DON’T OVERLOOK THE OBVIOUS WHEN YOU’RE WRITING ABOUT HOME
by Roberta Beach Jacobson in Karpathos, Greece
I’m certainly no know-it-all. But in the 30-plus years I’ve lived in Europe I’ve amassed a huge amount of travel information. For the past eight years, my husband and I have stayed put on the tiny Greek island of Karpathos where we make our home.
Occasionally someone finds my name at a travel website and asks me a few tourist-related questions. How much does a week at a seaside hotel on our island cost? What meal offerings are available for vegetarians?
After I answer the questions, usually I toss in a few personal tips. If the traveler is a hiking fan, I tell her to be sure to bring sunglasses and a sturdy hat that ties (the wind here is crazy). Don’t forget the sun screen and always carry a bottle of drinking water. For those of us who live in southern Greece, it’s a given that the intensity of the sun is no laughing matter, regardless of the season.
The last note I answered got me thinking how much of an expert about Greek islands I’ve become over the years. I’m so close to the subject matter that I don’t even give a thought to a hotel not offering breakfast (as 70% of the hotels on our island do not), for example. Greeks, you see, don’t eat breakfast. Travelers can chose from dozens of harbor cafes for whatever style of breakfast they desire (American, continental, English, etc.).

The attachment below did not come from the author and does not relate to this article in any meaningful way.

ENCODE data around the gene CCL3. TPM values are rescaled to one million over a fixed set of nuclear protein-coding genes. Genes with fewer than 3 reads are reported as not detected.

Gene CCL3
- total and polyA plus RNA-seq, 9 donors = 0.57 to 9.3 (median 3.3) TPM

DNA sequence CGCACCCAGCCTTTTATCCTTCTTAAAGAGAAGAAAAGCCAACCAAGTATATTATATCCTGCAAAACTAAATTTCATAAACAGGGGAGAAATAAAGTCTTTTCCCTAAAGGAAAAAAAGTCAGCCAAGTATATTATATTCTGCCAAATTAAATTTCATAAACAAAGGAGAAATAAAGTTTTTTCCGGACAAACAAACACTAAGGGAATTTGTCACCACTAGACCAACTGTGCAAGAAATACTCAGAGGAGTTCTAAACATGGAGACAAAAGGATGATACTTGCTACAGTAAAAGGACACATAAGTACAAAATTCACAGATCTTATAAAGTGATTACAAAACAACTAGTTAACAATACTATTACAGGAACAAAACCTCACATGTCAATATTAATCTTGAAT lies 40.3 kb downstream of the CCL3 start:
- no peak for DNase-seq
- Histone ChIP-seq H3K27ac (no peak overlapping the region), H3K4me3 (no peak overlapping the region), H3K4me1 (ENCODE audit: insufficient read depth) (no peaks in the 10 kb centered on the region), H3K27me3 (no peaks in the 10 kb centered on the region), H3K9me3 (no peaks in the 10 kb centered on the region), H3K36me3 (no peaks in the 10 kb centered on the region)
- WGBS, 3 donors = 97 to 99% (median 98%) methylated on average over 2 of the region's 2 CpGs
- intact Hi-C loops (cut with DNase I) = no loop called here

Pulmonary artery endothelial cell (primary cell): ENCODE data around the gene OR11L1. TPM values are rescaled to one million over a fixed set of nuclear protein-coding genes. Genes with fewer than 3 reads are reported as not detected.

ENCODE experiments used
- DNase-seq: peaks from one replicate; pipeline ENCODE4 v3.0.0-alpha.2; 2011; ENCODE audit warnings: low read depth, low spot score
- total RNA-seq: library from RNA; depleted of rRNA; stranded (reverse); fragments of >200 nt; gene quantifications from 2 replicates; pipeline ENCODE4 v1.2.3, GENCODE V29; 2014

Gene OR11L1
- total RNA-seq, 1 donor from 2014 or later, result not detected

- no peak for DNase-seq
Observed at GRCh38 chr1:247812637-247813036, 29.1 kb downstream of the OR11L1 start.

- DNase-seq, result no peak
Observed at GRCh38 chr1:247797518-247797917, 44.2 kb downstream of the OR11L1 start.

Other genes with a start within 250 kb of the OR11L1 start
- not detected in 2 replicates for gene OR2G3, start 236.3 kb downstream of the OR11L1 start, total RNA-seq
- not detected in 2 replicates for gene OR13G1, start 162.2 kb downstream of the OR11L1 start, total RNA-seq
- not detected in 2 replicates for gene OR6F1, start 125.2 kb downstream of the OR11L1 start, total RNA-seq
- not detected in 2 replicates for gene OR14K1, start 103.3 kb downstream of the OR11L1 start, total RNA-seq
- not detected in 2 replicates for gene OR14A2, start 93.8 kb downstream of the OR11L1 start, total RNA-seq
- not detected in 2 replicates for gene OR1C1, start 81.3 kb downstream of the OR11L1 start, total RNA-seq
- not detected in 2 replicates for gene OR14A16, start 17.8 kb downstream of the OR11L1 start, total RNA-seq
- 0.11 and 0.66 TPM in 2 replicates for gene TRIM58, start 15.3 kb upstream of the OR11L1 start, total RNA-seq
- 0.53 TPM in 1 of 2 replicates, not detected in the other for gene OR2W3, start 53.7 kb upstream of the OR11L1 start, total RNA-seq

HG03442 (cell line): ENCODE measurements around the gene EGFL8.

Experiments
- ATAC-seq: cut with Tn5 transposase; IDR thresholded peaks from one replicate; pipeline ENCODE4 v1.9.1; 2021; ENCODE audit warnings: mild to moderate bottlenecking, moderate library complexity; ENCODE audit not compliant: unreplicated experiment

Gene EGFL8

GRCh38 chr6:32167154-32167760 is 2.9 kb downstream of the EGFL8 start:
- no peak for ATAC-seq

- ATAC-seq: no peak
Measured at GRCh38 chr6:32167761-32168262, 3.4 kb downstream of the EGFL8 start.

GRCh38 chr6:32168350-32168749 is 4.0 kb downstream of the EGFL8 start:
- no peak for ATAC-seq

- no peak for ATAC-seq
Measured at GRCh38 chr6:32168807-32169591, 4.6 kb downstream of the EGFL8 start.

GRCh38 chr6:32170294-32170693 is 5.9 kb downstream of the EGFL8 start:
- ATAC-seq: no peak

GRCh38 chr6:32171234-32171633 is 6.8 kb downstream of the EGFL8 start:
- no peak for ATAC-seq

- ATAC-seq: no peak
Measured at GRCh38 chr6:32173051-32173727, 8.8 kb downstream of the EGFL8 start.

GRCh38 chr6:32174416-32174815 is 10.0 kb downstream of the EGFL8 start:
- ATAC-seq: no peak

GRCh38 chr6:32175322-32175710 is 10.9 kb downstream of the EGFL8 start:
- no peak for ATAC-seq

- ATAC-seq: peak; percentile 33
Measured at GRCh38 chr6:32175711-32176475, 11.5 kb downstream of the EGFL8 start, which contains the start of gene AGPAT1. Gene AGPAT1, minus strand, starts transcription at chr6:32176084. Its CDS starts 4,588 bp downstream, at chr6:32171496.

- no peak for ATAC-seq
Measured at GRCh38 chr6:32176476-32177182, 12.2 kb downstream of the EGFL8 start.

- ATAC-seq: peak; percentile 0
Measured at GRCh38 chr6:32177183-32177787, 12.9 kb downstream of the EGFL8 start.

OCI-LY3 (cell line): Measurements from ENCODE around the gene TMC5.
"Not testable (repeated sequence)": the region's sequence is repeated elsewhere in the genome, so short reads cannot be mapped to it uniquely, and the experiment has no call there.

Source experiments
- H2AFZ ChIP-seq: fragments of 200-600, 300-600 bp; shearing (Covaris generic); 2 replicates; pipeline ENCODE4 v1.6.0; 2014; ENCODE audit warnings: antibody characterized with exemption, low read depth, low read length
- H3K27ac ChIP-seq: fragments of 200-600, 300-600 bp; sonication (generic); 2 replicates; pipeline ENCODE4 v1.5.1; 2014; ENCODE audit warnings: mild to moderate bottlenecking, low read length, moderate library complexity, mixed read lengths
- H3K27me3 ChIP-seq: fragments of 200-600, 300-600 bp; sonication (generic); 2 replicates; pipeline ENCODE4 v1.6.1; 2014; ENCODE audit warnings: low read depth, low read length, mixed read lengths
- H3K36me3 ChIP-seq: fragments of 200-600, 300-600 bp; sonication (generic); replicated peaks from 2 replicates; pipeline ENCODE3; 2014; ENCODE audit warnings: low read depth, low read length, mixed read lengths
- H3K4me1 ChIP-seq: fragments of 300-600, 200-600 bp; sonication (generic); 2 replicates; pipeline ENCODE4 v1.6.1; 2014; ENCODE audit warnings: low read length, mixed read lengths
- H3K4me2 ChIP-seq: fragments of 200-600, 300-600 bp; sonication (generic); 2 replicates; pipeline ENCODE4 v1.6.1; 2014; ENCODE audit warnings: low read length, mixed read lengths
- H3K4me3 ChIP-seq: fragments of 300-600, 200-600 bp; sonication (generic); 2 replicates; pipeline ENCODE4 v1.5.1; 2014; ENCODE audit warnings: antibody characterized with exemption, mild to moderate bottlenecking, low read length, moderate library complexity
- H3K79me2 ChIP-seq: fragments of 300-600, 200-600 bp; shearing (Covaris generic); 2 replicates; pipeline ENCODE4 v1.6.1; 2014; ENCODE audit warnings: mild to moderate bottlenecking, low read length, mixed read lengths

Another topic I covered recently was credit cards. Greeks in small places deal in cash. (Yes, you get receipts.) I can count on two hands the number of hotels on our island that accept credit cards. Restaurants, I only need one hand. Shops? Forget it! Visitors must have cash at the ready.
The wheels in my head started turning. Much of this insider knowledge I’ve acquired would make worthwhile sidebars to my travel articles. Or fillers. Or informative articles in and of themselves.
I suspect I’m not alone in this neglect of what is, to me, just everyday stuff. So next time you’re writing about your hometown, pause for a moment and ask yourself:
** Where is someplace I go that I never see tourists?
** When friends come to visit, what’s the one thing they inevitably comment on? (Like the wind here in Karpathos.)
** Are there any great resources I rely on in my everyday life that visitors might find equally as useful? (Maybe it’s the guy who sells great roasted peppers at the farmer’s market or a bike path that isn’t on most tourist maps.)
When you’re writing about where you live, think not just about the hot spots — a new trendy restaurant or a great shop — but also about those “everyday” places and include some of your local know-how. Nobody else is as qualified as you to do that. You’re the expert. Don’t forget to share that expertise.
[Editor’s Note: Learn more about opportunities to profit from your travels (and even from your own home) in our free online newsletter The Right Way to Travel.]